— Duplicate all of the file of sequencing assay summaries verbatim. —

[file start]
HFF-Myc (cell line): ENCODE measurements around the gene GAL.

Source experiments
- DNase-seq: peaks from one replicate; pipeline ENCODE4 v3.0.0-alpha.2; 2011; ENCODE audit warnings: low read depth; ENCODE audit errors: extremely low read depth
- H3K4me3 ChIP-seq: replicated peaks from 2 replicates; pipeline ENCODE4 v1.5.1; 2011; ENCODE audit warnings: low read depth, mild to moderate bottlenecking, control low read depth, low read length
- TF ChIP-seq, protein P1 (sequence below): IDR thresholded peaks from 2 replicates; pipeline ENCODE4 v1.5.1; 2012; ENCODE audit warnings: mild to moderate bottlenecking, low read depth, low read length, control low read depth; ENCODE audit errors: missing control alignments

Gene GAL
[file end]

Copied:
HFF-Myc (cell line): ENCODE measurements around the gene GAL.

Source experiments
- DNase-seq: peaks from one replicate; pipeline ENCODE4 v3.0.0-alpha.2; 2011; ENCODE audit warnings: low read depth; ENCODE audit errors: extremely low read depth
- H3K4me3 ChIP-seq: replicated peaks from 2 replicates; pipeline ENCODE4 v1.5.1; 2011; ENCODE audit warnings: low read depth, mild to moderate bottlenecking, control low read depth, low read length
- TF ChIP-seq, protein P1 (sequence below): IDR thresholded peaks from 2 replicates; pipeline ENCODE4 v1.5.1; 2012; ENCODE audit warnings: mild to moderate bottlenecking, low read depth, low read length, control low read depth; ENCODE audit errors: missing control alignments

Gene GAL